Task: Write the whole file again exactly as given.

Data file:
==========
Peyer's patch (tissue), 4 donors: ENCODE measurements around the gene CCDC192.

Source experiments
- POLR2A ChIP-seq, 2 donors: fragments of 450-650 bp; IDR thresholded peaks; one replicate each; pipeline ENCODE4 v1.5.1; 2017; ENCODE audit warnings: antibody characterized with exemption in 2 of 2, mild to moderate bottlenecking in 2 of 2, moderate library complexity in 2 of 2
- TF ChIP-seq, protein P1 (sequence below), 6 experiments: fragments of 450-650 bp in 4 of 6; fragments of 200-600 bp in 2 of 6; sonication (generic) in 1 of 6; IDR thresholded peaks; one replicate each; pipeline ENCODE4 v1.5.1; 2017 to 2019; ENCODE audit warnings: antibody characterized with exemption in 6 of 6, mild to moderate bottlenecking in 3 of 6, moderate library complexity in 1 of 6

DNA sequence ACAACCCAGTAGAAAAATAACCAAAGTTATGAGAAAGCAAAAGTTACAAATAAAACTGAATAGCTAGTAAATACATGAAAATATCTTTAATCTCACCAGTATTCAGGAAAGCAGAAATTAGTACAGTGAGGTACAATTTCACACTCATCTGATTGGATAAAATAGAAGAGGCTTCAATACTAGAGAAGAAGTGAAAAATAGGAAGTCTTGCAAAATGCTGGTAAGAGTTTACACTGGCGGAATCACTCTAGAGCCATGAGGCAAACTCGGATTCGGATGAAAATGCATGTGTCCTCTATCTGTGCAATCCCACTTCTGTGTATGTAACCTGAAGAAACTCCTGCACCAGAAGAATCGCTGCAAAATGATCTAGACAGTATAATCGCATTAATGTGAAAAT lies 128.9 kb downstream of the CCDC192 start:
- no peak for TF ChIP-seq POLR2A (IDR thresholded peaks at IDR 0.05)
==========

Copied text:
Peyer's patch (tissue), 4 donors: ENCODE measurements around the gene CCDC192.

Source experiments
- POLR2A ChIP-seq, 2 donors: fragments of 450-650 bp; IDR thresholded peaks; one replicate each; pipeline ENCODE4 v1.5.1; 2017; ENCODE audit warnings: antibody characterized with exemption in 2 of 2, mild to moderate bottlenecking in 2 of 2, moderate library complexity in 2 of 2
- TF ChIP-seq, protein P1 (sequence below), 6 experiments: fragments of 450-650 bp in 4 of 6; fragments of 200-600 bp in 2 of 6; sonication (generic) in 1 of 6; IDR thresholded peaks; one replicate each; pipeline ENCODE4 v1.5.1; 2017 to 2019; ENCODE audit warnings: antibody characterized with exemption in 6 of 6, mild to moderate bottlenecking in 3 of 6, moderate library complexity in 1 of 6

DNA sequence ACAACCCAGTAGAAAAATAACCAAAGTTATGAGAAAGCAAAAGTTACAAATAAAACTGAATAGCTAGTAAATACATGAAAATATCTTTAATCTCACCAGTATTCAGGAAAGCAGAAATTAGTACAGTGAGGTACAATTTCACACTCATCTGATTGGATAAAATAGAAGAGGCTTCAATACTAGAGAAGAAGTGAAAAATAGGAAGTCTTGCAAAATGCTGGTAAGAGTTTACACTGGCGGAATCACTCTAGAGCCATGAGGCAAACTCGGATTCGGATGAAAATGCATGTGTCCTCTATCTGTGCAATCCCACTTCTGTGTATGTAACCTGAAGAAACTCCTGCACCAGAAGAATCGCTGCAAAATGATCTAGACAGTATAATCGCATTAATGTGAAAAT lies 128.9 kb downstream of the CCDC192 start:
- no peak for TF ChIP-seq POLR2A (IDR thresholded peaks at IDR 0.05)